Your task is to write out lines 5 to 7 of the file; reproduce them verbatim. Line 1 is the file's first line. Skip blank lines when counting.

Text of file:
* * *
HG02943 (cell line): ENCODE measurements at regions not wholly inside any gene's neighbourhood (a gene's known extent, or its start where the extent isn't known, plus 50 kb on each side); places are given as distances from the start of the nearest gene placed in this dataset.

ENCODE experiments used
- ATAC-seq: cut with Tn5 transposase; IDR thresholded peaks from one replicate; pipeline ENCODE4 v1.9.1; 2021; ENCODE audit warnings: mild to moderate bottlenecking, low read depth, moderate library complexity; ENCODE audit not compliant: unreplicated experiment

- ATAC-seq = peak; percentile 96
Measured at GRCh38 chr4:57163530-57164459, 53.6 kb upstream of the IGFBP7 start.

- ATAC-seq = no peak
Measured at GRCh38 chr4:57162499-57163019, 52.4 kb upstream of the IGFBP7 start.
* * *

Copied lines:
Measured at GRCh38 chr4:57163530-57164459, 53.6 kb upstream of the IGFBP7 start.

- ATAC-seq = no peak
Measured at GRCh38 chr4:57162499-57163019, 52.4 kb upstream of the IGFBP7 start.